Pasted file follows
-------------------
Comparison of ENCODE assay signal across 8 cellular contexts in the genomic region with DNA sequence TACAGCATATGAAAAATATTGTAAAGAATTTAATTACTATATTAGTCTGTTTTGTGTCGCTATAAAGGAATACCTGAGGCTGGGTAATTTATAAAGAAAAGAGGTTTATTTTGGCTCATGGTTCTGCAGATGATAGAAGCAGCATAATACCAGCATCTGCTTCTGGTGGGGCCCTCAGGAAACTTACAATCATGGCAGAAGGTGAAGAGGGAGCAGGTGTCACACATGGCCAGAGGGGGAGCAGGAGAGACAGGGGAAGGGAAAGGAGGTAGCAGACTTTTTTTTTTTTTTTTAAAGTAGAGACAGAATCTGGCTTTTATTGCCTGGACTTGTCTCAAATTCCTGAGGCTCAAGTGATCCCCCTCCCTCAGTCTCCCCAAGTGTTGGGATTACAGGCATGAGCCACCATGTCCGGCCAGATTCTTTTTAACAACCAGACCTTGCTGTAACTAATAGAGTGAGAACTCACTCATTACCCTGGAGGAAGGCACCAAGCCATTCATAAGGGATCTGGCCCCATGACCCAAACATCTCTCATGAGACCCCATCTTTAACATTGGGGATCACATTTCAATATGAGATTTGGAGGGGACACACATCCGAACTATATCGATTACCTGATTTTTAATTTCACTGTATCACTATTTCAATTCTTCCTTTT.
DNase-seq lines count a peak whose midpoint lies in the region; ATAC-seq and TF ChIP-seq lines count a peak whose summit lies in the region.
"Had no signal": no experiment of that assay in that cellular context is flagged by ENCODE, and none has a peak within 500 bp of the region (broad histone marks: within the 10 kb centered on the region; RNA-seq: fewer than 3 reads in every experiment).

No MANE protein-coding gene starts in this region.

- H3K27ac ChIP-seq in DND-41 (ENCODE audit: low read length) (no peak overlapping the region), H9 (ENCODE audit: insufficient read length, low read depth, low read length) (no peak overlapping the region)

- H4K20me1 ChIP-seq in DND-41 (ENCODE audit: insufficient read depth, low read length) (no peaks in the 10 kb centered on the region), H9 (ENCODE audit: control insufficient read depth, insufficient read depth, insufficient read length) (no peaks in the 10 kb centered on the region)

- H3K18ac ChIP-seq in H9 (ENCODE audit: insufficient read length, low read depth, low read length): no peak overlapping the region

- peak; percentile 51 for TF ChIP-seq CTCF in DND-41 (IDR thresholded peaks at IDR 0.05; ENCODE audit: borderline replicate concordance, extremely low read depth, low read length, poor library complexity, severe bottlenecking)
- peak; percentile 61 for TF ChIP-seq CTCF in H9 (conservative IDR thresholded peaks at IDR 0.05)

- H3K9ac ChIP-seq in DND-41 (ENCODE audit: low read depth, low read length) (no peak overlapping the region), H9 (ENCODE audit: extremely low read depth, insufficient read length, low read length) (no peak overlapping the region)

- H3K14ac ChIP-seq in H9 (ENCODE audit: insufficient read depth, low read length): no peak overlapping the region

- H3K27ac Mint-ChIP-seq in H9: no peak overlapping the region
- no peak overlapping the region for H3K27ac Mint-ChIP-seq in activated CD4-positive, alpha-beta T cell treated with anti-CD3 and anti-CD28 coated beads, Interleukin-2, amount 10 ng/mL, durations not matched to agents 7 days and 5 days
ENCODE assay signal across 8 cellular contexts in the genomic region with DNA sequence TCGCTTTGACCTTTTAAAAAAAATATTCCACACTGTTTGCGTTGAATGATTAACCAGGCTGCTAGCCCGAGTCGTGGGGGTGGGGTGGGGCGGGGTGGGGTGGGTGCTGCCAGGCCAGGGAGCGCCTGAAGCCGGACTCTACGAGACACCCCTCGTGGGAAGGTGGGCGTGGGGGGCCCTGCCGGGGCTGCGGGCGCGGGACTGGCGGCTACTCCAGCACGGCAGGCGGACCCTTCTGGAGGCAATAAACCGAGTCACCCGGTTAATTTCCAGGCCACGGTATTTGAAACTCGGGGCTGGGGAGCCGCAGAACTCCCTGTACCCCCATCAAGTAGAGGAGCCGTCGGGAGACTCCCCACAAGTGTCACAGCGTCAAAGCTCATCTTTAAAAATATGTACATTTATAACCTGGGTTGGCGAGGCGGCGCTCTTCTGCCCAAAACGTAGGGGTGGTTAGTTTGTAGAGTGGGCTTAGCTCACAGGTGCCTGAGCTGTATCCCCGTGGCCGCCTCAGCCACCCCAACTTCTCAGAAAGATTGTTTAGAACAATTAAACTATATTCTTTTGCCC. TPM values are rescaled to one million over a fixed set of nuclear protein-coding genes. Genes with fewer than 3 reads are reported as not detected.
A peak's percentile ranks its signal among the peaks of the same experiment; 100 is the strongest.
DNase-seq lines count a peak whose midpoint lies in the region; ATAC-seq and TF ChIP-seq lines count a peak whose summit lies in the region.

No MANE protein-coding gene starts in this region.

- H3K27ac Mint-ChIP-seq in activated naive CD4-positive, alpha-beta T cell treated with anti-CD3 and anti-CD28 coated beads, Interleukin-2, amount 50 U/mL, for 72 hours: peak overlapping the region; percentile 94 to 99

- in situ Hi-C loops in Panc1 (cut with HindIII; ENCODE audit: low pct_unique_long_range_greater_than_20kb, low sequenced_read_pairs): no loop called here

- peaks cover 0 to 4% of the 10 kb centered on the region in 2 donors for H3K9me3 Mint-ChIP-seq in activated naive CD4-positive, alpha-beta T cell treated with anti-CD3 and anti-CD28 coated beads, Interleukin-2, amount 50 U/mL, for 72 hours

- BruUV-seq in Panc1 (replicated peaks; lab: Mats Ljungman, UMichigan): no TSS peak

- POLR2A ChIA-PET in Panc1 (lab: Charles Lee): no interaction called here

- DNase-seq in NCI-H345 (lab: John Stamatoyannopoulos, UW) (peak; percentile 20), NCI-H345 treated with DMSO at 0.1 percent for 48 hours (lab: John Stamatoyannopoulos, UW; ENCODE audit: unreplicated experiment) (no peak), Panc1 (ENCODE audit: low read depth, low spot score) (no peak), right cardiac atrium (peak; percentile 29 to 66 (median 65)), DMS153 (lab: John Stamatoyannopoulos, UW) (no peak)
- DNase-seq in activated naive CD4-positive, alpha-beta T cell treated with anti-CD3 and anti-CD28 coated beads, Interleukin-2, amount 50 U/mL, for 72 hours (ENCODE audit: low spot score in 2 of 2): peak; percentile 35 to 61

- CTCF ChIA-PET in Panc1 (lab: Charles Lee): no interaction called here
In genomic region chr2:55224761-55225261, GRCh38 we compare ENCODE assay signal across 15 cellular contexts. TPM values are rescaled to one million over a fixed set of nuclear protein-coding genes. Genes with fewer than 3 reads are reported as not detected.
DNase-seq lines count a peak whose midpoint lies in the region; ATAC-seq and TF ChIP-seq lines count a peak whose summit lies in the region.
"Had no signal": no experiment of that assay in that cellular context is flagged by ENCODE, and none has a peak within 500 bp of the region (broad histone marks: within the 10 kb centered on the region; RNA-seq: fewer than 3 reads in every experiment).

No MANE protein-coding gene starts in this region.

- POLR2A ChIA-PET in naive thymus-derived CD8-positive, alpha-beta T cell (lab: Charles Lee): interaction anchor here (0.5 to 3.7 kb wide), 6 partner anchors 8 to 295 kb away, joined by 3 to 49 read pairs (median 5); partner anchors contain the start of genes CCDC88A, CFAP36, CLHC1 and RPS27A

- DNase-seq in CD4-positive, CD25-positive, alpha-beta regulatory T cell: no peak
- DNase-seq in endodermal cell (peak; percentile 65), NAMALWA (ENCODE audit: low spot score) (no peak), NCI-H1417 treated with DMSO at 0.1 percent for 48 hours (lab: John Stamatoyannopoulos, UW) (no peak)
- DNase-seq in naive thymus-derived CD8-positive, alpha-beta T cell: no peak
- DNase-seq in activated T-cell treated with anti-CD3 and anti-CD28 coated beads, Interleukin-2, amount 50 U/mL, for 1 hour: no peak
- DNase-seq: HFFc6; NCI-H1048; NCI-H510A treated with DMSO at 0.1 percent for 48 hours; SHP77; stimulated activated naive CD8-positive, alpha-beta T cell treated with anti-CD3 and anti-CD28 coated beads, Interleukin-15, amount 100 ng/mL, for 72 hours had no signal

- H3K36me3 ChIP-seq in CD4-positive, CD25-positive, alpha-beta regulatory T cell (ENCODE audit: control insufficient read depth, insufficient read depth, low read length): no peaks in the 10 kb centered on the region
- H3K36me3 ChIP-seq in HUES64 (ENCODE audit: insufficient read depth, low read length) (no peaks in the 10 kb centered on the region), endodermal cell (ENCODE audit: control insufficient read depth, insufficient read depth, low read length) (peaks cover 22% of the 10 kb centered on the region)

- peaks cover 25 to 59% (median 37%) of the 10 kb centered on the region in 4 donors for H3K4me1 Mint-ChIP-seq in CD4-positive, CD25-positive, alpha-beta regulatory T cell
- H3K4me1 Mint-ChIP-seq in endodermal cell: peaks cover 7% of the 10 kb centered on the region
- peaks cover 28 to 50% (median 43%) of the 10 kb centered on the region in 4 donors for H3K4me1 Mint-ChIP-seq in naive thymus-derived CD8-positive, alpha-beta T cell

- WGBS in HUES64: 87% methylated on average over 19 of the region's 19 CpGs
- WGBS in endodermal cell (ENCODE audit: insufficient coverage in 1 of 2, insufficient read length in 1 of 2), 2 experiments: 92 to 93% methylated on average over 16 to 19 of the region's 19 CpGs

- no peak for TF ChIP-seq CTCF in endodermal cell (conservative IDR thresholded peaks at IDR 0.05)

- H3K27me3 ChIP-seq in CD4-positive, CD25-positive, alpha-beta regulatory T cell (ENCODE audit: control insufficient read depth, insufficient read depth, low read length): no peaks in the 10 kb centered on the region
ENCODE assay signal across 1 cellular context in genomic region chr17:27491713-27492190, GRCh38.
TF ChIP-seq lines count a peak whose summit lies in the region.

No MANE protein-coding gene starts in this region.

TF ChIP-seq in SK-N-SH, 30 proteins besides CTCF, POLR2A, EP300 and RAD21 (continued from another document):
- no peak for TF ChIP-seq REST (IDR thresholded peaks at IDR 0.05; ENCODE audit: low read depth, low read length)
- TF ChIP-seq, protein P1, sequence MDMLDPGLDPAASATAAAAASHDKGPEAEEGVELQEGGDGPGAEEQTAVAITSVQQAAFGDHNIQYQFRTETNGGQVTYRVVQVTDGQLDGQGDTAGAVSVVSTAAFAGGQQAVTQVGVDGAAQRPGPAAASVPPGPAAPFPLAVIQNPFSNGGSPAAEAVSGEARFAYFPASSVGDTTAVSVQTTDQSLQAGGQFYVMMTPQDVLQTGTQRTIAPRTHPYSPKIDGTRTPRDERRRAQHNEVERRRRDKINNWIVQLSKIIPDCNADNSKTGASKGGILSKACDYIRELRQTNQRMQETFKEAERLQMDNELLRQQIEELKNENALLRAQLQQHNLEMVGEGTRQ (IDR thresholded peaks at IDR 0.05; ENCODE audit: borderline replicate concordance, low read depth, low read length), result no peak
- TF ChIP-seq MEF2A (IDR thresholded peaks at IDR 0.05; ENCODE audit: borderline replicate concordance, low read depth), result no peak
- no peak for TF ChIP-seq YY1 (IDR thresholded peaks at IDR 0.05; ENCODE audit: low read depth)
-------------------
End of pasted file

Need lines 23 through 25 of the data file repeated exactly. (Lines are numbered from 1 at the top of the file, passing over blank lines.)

- DNase-seq in NCI-H345 (lab: John Stamatoyannopoulos, UW) (peak; percentile 20), NCI-H345 treated with DMSO at 0.1 percent for 48 hours (lab: John Stamatoyannopoulos, UW; ENCODE audit: unreplicated experiment) (no peak), Panc1 (ENCODE audit: low read depth, low spot score) (no peak), right cardiac atrium (peak; percentile 29 to 66 (median 65)), DMS153 (lab: John Stamatoyannopoulos, UW) (no peak)
- DNase-seq in activated naive CD4-positive, alpha-beta T cell treated with anti-CD3 and anti-CD28 coated beads, Interleukin-2, amount 50 U/mL, for 72 hours (ENCODE audit: low spot score in 2 of 2): peak; percentile 35 to 61

- CTCF ChIA-PET in Panc1 (lab: Charles Lee): no interaction called here